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1.
Journal of Clinical Medicine ; 11(9):2592, 2022.
Article in English | MDPI | ID: covidwho-1820313

ABSTRACT

(1) Background: Although COVID-19 is largely a respiratory disease, it is actually a systemic disease that has a wide range of effects that are not yet fully known. The aim of this study was to determine the incidence, predictors and outcome of non-hepatic hyperammonemia (NHH) in COVID-19 in intensive care unit (ICU);(2) Methods: This is a 3-month prospective observational study in a third-level COVID-19 hospital. The authors collected demographic, clinical, severity score and outcome data. Logistic regression analyses were performed to identify predictors of NHH;(3) Results: 156 COVID-19 patients were admitted to the ICU. The incidence of NHH was 12.2% (19 patients). The univariate analysis showed that invasive mechanical ventilation had a 6.6-fold higher risk (OR 6.66, 95% CI 0.86–51.6, p = 0.039) for NHH, while in the multiple regression analysis, there was a 7-fold higher risk for NHH—but it was not statistically significant (OR 7.1, 95% CI 0.90–56.4, p = 0.062). Demographics, clinical characteristics and mortality in the ICU at 28 days did not show a significant association with NHH. (4) Conclusions: The incidence of NHH in ICU COVID-19 patients was not low. NHH did not appear to significantly increase mortality, and all patients with non-hepatic hyperammonemia were successfully treated without further complications. However, the pathogenesis of NHH in ICU patients with COVID-19 remains a topic to be explored with further research.

2.
International Journal of Infectious Diseases ; 2022.
Article in English | ScienceDirect | ID: covidwho-1799913

ABSTRACT

Objectives. We assessed vaccination-induced antibody and cellular responses against spike from the ancestral strain and from the delta (δ) SARS-CoV-2 variant in patients with Immune Mediated Inflammatory Diseases (IMID) on immunosuppressive therapy in comparison with immunocompetent subjects. Methods. We enrolled IMID patients and immunocompetent subjects having completed the vaccination schedule within 4-6 months from the first dose. The Interferon (IFN)-γ-response to spike peptides derived from the ancestral and the δ SARS-CoV-2 were measured by ELISA. Anti-RBD IgG antibodies were also evaluated. Results. We enrolled 43 IMID patients and 9 immunocompetent subjects. No significant differences were found comparing the specific immune response (IFN-γ) between IMID patients and immunocompetent subjects to the ancestral (p=0.36) or delta peptide pool (p=0.51). Nevertheless, IFN-γ-specific response to the ancestral or to the δ pools was reduced in subjects taking CTLA4-IgG or TNF-α inhibitors compared to subjects treated with IL-6 inhibitors or DMARDs. Regarding the antibody response, no significant differences were observed between IMID and immunocompetent individuals. Conclusions. Cellular responses to δ SARS-CoV-2 variant remain largely intact in IMID patients. However, the magnitude of these responses are dependent on the specific IMID immune suppressive regimen. Serological response was also similar among the IMID and control groups.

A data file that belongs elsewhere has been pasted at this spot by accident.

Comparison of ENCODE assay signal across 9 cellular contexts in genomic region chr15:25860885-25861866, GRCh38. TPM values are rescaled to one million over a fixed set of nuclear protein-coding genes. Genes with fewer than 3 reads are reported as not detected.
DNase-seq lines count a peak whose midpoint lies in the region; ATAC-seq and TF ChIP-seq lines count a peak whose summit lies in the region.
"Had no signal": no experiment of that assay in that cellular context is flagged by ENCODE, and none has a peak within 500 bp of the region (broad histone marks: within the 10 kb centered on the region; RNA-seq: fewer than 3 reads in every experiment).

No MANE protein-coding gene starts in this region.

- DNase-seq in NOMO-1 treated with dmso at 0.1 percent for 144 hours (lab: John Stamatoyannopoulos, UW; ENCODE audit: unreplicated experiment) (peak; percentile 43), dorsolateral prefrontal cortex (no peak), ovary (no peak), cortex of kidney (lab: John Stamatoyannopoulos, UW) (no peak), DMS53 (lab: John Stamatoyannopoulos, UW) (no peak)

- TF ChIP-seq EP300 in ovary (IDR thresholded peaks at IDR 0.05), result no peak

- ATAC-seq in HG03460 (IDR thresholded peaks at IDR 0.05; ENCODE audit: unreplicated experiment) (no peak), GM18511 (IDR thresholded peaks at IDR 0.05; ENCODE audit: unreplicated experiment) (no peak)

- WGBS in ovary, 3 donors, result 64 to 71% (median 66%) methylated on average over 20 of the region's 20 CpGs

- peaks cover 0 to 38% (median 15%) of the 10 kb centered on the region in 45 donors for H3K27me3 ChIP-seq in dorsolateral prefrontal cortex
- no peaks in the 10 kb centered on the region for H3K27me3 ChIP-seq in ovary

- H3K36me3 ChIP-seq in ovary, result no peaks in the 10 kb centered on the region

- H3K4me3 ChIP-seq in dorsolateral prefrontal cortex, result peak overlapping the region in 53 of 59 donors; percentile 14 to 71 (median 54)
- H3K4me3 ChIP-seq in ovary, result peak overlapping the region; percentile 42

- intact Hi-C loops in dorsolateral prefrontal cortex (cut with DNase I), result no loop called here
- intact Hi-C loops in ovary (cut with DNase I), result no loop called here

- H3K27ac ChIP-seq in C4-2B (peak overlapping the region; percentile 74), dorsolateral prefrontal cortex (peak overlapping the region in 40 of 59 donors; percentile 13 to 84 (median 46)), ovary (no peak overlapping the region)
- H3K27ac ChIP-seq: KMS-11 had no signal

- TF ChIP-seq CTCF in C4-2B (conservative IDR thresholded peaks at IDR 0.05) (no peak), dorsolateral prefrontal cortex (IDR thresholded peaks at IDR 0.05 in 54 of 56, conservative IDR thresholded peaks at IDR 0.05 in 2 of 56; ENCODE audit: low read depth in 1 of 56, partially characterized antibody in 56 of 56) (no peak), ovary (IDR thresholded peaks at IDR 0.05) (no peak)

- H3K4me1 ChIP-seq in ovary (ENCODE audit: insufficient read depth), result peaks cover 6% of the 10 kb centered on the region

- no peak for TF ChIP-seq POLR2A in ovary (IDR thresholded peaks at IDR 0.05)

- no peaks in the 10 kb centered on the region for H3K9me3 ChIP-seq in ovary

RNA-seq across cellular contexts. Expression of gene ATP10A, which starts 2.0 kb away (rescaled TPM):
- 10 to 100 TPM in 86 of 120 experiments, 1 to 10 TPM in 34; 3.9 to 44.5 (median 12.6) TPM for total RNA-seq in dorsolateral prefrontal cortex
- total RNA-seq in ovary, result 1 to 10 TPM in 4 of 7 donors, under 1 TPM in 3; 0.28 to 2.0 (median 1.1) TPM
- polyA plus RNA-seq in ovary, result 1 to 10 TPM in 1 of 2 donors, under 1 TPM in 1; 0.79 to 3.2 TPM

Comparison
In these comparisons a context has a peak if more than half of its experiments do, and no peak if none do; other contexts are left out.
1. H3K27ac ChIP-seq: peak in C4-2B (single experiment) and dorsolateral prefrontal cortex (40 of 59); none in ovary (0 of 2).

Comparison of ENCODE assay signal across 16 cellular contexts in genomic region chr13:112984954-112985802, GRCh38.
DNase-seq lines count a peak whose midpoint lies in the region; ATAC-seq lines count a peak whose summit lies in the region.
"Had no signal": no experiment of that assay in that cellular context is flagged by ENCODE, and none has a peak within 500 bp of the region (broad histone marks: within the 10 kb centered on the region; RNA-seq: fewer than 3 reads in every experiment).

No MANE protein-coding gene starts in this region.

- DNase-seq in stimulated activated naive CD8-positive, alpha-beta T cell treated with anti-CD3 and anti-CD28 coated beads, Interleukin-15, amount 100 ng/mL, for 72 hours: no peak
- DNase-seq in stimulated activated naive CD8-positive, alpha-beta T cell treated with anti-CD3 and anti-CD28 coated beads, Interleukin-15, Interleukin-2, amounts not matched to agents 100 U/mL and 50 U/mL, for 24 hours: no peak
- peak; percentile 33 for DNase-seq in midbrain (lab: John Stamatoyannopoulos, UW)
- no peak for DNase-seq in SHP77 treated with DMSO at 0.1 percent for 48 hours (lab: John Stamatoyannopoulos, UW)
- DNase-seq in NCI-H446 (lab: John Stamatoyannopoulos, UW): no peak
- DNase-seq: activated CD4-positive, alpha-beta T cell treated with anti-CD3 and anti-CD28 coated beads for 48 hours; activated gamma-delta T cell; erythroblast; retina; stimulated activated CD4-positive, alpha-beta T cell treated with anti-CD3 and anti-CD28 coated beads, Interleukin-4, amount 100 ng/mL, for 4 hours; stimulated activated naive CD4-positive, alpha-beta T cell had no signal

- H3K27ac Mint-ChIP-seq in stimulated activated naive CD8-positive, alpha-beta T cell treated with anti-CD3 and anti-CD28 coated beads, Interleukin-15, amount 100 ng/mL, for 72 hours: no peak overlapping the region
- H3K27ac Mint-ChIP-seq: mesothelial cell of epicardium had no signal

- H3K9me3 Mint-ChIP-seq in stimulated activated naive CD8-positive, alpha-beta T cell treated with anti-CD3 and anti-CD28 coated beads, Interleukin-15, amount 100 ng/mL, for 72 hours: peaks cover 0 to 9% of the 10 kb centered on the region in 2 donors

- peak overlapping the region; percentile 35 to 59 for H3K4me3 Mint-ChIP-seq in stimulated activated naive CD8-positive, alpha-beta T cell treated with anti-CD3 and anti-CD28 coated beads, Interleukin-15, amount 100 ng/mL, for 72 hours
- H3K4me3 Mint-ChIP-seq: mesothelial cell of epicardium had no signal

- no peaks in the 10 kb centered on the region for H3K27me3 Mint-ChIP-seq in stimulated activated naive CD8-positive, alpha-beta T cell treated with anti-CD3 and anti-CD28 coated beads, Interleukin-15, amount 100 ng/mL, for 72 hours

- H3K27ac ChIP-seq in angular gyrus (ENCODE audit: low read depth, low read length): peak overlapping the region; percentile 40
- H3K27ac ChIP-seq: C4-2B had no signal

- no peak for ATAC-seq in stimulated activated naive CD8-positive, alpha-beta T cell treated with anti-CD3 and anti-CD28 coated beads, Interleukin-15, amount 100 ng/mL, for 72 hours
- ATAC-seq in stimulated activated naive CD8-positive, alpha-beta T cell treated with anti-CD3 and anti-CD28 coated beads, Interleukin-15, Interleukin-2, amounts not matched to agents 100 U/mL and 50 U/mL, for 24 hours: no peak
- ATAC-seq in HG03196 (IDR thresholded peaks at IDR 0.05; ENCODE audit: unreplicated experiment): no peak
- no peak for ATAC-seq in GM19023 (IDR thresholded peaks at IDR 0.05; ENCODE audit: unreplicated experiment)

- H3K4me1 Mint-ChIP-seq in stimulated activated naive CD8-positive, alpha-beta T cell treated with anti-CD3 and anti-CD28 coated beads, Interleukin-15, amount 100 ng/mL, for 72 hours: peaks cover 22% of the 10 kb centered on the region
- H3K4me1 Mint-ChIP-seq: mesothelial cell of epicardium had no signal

4.
J Clin Med ; 11(6)2022 Mar 11.
Article in English | MEDLINE | ID: covidwho-1742502

ABSTRACT

BACKGROUND: There is conflicting evidence for how HIV influences COVID-19 infection. The aim of this study was to compare characteristics at presentation and the clinical outcomes of people living with HIV (PLWH) versus HIV-negative patients (non-PLWH) hospitalized with COVID-19. METHODS: Primary endpoint: time until invasive ventilation/death. Secondary endpoints: time until ventilation/death, time until symptoms resolution. RESULTS: A total of 1647 hospitalized patients were included (43 (2.6%) PLWH, 1604 non-PLWH). PLWH were younger (55 vs. 61 years) and less likely to be with PaO2/FiO2 < 300 mmHg compared with non-PLWH. Among PLWH, nadir of CD4 was 185 (75-322) cells/µL; CD4 at COVID-19 diagnosis was 272 cells/µL (127-468) and 77% of these were virologically suppressed. The cumulative probability of invasive mechanical ventilation/death at day 15 was 4.7% (95%CI 1.2-17.3) in PLWH versus 18.9% (16.9-21.1) in non-PLWH (p = 0.023). The cumulative probability of non-invasive/invasive ventilation/death at day 15 was 20.9% (11.5-36.4) in PLWH versus 37.6% (35.1-40.2) in non-PLWH (p = 0.044). The adjusted hazard ratio (aHR) of invasive mechanical ventilation/death of PLWH was 0.49 (95% CI 0.12-1.96, p = 0.310) versus non-PLWH; similarly, aHR of non-invasive/invasive ventilation/death of PLWH was 1.03 (95% CI 0.53-2.00, p = 0.926). CONCLUSION: A less-severe presentation of COVID-19 at hospitalization was observed in PLWH compared to non-PLWH; no difference in clinical outcomes could be detected.